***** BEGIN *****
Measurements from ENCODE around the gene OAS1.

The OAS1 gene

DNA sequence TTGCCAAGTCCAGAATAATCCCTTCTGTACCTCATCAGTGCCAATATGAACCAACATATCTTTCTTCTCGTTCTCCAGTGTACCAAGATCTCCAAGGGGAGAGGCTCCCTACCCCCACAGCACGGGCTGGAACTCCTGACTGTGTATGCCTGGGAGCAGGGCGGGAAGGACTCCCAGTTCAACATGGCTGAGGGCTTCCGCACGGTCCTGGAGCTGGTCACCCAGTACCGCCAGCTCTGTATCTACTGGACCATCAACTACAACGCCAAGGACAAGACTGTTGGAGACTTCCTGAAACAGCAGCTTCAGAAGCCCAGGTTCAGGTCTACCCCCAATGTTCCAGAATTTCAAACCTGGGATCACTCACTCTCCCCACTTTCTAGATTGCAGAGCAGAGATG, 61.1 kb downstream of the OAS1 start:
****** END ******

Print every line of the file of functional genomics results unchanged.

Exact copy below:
Measurements from ENCODE around the gene OAS1.

The OAS1 gene

DNA sequence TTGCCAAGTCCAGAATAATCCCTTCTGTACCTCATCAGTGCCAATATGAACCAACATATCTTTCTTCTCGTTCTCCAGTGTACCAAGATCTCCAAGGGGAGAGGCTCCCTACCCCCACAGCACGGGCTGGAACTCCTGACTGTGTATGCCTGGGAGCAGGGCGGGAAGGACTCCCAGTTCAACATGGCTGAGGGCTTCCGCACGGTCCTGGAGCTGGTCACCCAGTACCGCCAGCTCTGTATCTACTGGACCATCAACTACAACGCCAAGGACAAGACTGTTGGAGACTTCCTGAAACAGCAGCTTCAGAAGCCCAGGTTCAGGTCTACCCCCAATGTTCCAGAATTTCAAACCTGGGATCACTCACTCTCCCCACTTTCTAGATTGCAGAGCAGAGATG, 61.1 kb downstream of the OAS1 start: